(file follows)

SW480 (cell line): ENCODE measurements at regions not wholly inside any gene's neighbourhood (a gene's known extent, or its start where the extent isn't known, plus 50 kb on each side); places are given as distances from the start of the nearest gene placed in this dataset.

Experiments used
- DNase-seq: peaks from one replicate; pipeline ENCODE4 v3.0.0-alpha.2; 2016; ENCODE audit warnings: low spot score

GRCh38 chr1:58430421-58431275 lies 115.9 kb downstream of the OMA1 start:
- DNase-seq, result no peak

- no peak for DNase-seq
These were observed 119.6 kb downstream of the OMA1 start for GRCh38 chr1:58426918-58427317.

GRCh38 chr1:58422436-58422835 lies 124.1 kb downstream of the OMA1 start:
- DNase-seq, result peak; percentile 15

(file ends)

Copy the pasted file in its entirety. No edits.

SW480 (cell line): ENCODE measurements at regions not wholly inside any gene's neighbourhood (a gene's known extent, or its start where the extent isn't known, plus 50 kb on each side); places are given as distances from the start of the nearest gene placed in this dataset.

Experiments used
- DNase-seq: peaks from one replicate; pipeline ENCODE4 v3.0.0-alpha.2; 2016; ENCODE audit warnings: low spot score

GRCh38 chr1:58430421-58431275 lies 115.9 kb downstream of the OMA1 start:
- DNase-seq, result no peak

- no peak for DNase-seq
These were observed 119.6 kb downstream of the OMA1 start for GRCh38 chr1:58426918-58427317.

GRCh38 chr1:58422436-58422835 lies 124.1 kb downstream of the OMA1 start:
- DNase-seq, result peak; percentile 15